PART 1: New advisory board members talk entrepreneurship, leadership and getting the most out of your degree

Tuesday, December 2, 2014

The School of Civil and Environmental Engineering welcomed four new members to its External Advisory Board this fall.

Over the coming days, we’re going to introduce you to these people, all graduates of the program, who are volunteering time to advise our School’s chair on everything from curriculum and fundraising to, ahem, communications and recruiting.

These guys are interesting. And they have advice, insight and stories to share.

Today, a brief introduction. Thursday, building companies versus building stuff — how several of these folks turned their education and experiences into leadership or entrepreneurial ventures. On December 8, to CEE or not to CEE (or, what you can do with a CEE degree other than engineering). And finally, December 10, one piece of advice, the one thing they thought would be most helpful to a current student.

Bill Higginbotham
Bachelor's degree, 1976

“This is company No. 8. Company No. 1 was when I was still a senior [at Georgia Tech]. It was the end of the Arab oil embargo. My best friend at the time was a plumber, so we started a company to do solar hot water installations. That paid for my last year of school.”
Read more in part two of our series on December 4.

Career: President and CEO of ET Environmental in Atlanta. Registered professional engineer and Leadership in Energy and Environmental Design accredited professional. Previously founded and served as president of Chattahoochee Geotechnical Consultants and later as vice president of EMCON Associates after merging his company with that firm.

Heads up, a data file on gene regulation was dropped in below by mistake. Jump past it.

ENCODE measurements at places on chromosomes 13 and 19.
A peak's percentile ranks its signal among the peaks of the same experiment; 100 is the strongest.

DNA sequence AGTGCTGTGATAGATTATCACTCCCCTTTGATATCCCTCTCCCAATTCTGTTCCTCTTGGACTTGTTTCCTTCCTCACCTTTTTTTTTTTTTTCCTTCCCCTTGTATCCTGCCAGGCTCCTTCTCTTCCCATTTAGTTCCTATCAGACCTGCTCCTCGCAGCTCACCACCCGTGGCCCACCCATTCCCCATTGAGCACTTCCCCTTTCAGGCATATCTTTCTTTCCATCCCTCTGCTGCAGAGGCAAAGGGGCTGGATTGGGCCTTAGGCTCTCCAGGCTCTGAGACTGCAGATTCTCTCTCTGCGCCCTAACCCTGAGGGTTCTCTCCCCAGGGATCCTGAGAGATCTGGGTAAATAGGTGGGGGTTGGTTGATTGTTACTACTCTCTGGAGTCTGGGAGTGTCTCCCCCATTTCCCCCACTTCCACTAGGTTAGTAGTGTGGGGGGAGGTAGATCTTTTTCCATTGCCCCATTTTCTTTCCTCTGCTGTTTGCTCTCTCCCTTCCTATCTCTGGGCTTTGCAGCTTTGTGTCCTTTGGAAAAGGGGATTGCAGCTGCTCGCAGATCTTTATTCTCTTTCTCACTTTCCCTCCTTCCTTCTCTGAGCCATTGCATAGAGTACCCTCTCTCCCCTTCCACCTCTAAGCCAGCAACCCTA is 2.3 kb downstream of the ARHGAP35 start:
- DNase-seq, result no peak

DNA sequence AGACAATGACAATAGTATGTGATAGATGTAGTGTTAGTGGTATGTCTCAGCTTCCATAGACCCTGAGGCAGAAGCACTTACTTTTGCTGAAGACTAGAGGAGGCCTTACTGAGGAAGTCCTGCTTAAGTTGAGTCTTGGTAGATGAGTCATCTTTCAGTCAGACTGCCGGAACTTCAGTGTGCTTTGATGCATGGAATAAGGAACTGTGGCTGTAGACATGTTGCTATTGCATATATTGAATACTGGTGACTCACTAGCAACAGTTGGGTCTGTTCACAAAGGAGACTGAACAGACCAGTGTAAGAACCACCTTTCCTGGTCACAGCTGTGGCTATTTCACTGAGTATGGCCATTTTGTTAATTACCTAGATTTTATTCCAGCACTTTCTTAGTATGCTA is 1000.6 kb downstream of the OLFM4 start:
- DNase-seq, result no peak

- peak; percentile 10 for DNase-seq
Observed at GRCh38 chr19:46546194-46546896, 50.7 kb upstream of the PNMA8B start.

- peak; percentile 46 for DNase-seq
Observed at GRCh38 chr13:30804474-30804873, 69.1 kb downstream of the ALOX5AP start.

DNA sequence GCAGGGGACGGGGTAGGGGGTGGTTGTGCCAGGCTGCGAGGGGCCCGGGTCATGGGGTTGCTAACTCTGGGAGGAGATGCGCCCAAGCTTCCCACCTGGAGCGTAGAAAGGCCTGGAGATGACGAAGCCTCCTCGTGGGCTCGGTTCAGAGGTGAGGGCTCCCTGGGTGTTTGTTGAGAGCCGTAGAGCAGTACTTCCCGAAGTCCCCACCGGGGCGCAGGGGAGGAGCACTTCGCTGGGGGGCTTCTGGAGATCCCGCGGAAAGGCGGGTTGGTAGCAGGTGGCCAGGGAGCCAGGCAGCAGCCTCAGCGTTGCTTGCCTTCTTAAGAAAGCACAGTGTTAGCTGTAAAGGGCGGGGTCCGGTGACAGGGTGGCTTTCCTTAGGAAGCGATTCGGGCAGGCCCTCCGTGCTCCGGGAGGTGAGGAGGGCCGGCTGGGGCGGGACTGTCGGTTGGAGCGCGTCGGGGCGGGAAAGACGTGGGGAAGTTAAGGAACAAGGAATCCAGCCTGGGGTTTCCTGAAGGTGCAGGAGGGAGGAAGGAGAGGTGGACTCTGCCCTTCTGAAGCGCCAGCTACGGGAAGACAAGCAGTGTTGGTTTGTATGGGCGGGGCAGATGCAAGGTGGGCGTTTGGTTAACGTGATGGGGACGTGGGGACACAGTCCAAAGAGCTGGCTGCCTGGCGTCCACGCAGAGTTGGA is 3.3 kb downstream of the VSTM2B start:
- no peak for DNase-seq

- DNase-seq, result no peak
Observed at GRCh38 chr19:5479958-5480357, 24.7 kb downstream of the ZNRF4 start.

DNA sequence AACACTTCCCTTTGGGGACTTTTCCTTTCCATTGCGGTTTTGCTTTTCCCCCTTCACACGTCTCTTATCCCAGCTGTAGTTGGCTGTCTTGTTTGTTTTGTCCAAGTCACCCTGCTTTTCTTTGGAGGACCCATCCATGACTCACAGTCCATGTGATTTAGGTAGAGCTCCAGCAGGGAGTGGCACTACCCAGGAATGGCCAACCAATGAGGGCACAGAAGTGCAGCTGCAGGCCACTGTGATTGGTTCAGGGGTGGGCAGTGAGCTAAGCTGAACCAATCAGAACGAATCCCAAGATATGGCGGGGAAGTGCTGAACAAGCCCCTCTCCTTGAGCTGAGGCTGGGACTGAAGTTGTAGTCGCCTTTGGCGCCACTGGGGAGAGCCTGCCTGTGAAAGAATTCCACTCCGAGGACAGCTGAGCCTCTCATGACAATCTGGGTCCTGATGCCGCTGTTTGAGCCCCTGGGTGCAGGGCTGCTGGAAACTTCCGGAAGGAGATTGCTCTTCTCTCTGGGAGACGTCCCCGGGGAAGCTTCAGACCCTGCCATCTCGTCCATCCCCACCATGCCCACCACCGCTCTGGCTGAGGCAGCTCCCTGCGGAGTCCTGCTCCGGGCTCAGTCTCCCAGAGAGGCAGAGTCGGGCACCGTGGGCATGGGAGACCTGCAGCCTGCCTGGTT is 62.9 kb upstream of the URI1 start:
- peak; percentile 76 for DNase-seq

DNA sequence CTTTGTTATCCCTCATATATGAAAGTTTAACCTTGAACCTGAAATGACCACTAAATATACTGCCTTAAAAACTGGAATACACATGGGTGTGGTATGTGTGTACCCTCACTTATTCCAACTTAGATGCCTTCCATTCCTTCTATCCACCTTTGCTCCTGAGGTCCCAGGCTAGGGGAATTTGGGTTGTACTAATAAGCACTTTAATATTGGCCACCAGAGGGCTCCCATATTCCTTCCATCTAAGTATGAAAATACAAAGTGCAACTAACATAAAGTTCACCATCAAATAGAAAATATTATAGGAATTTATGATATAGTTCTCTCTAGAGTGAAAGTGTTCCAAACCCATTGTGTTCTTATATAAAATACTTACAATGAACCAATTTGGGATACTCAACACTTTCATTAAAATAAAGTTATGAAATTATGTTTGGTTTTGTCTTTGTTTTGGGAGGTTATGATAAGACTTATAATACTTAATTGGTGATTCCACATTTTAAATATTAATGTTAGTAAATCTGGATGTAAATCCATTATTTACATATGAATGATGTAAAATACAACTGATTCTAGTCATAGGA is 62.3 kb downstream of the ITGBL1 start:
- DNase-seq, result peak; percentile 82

Silvio Lopez
Bachelor’s degree, 1979; Master’s in Construction Management, 1981

"I’ve always said an engineer can do anything he likes. You know, what we are taught is to look at a situation, assess what the problem is, and find a solution. We have a structured mind, we have an analytical mind. And all businesses are the same thing.”
Read more in part two of our series on December 4.

Career: Senior Vice President of Banco Popular in Puerto Rico, responsible for the bank’s mortgage operation. He previously led the company’s corporate banking division and its construction department. Lopez also has a Master of Business Administration from Pepperdine University.


Damian Taylor
Bachelor’s degree, 2001

"I like real estate because you’re a place-making person. Civil engineers play a key role in that built environment. You see in developing countries, when we develop wastewater systems or build bridges or build roads, you’re making the place better for people to live.”
Read more in part three of our series on December 8.

Career: Director at CBRE Capital Advisors in New York, the real estate investment-banking unit of CBRE. He previously worked at UBS Investment Bank in the real estate, lodging and leisure group, and he worked in real estate development before entering corporate finance and banking. Taylor also has a Master of Business Administration from Harvard University.


Michael R. Van Epp
Bachelor’s degree, 2003

“Having been at Georgia Tech and understanding civil engineering and grading, it enables me to go through a land development project, manage the consultants, understand what they’re going through, [understand] their time constraints, and seek out better solutions when it’s necessary.”
Read more in part three of our series on December 8.

Career: Senior Vice President at Dickinson Financial Corp., a bank-holding company based in Kansas City, Missouri. He manages the company’s national portfolio of more than $325 million in foreclosed real estate assets. Van Epp previously ran land acquisitions for MDC Holdings / Richmond American Homes in Las Vegas and oversaw the design and entitlements of a 7,100-acre master planned community for Sunbelt Holdings in Scottsdale, Arizona.

UP NEXT: Using civil engineering skills to get ahead in business — or start your own.

Read more of the series:
Part 2: Building companies versus building stuff: entrepreneurship and leadership
Part 3: To CEE or not to CEE (Or: what you can do with a CEE degree other than engineering)
Part 4: One piece of advice